Sunday, May 22, 2005

Moderates Matter

My last post outlined some of the challenges that moderates in both major parties face in countering the radical elements of their own party and pursuing a centrist agenda. For some readers, it was difficult to imagine that Republican and Democratic moderates could ever join together into a single party, or even have much influence in the polarized political climate of today.

However, the imminent showdown over the filibuster in the Senate provides exactly that kind of opportunity for moderate Senators and the outcome will be a referendum on their power. A quick recap: 10 of President Bush’s nominees to the federal bench are being held up by Senate Democrats through the use of a legislative maneuver called the filibuster. The filibuster has a long institutional history in the Senate, and is especially controversial during the Senate’s “advise and consent” role on the President’s nominees. The filibuster allows the minority party to prolong debate and prevent an up or down (majority vote) on a nominee unless 60 Senators vote to close debate. Therein lies the problem for Republican Senators, who have the majority of the votes in the chamber, but not the 60 required to force a vote. Thus, the most controversial of the President’s nominees to the federal bench have been effectively blocked by the Democrats, which infuriates Republicans who believe that they were handed a mandate after the 2004 election.

Enter the “nuclear option." Republicans are now planning to break Senate tradition and call for a majority vote to change the rules and force an up or down vote, effectively eliminating the filibuster for judicial nominees and drawing a line in the sand for a pitched battle over the next Supreme Court Justice. With no filibuster, President Bush’s nominees will all be confirmed and the Democrats will have virtually no check on Republican power in any of the three branches of government.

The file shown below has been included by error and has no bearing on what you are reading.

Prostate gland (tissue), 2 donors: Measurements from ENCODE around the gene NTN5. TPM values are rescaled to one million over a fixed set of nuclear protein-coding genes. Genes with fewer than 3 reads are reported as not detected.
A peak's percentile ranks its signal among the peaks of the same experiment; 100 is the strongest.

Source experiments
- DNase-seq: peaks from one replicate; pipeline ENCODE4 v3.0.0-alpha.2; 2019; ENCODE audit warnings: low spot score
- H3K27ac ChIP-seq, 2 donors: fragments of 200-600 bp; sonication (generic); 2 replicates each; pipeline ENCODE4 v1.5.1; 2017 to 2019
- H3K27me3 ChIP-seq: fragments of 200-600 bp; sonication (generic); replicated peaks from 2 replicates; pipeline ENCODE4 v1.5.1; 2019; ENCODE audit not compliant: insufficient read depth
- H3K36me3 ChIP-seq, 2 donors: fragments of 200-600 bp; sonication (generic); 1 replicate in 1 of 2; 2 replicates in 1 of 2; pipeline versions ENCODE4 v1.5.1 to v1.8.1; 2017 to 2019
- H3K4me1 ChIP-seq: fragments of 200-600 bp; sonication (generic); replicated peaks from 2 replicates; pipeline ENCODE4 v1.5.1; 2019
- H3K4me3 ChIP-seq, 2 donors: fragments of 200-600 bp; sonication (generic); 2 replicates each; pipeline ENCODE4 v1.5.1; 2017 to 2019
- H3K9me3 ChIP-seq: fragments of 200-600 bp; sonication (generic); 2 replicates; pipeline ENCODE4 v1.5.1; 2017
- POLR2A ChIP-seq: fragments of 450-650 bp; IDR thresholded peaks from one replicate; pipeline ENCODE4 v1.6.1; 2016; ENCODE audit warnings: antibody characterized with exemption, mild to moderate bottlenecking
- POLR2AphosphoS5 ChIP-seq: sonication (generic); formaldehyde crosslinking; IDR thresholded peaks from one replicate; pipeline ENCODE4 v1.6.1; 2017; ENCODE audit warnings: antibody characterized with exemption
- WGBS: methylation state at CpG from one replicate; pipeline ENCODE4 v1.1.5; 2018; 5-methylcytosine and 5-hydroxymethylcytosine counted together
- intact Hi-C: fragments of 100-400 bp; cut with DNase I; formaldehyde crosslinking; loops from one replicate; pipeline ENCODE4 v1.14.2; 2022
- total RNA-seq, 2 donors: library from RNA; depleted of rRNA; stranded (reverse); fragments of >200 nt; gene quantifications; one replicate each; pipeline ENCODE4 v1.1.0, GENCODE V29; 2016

Many Republicans, especially long tenured Senators like John Warner and Dick Lugar, seem nervous about this dramatic break with tradition, while Democrats are furious over what they consider to be a naked power grab by the GOP. Still, social conservatives are pushing the Republican leadership, and most importantly Senator Frist, a potential 2008 Presidential candidate, to stand firm on all of President Bush’s judicial nominees. For the religious right, the judiciary is ground zero because of their disgust for liberal judges, who they believe impose their own morality onto issues like abortion, school prayer, and gay marriage. For some libertarians on the right who have been talking about “A Constitution in Exile”, the judiciary is also an important battlefront for overturning Roosevelt’s New Deal policies and stripping the federal government and its agencies of much of their power.

For liberal Democratic interest groups, who define themselves by their support for abortion rights and gay marriage, the war over the judiciary is equally as important. Without the filibuster, President Bush could radically reshape the courts in the conservatives’ favor, maybe even stacking 1/3 of the Supreme Court with staunch pro-lifers if retirements go as predicted. Groups like Move On and NARAL are thus very concerned and are organizing their members to fight to maintain the filibuster.

Some moderates in both parties have been working on a compromise, perhaps independent from the Senate leadership. If a handful of Senators could reach an independent agreement, they could defeat the nuclear option but reign in the use of the filibuster, and idea that appeals to moderate Republicans and red state Democrats. Senator Trent Lott (motivated more by his rivalry with Frist than anything else), Senator Mark Pryor (being a Democrat from Arkansas means that you have to be working with the other side), Senator John McCain (we’d be surprised if he was not involved) and Ben Nelson from Nebraska (sort of the Arlen Specter of Democrats) are all rumored to be at the center of negotiations. Each Senator is factoring in his own profile in his party, his reelection chances, and possibly higher office aspirations. For Republican moderates, a compromise with the Democrats could mean a serious challenge from a social conservative for reelection. For Democrat moderates, it could mean further alienation if they do not filibuster the Supreme Court nominees that the liberal wing of the party tells them to. In short, the stakes are high on both sides.

If the moderates can succeed, they should be applauded by all those who respect the traditions of the Senate and credited for overcoming the intense pressure from both sides. If they fail, the Senate could be effectively shut down by Democrats who will fight back the only way they can, and the American people will lose even more faith in their elected leaders. Only the moderates can save us from this fate. We will likely find out for sure this Tuesday. Contrary to conventional wisdom, being a centrist isn’t boring; it just means you’re in the middle of every fight.

R.C.

P.S. Here's David Brooks on the Senate moderates.

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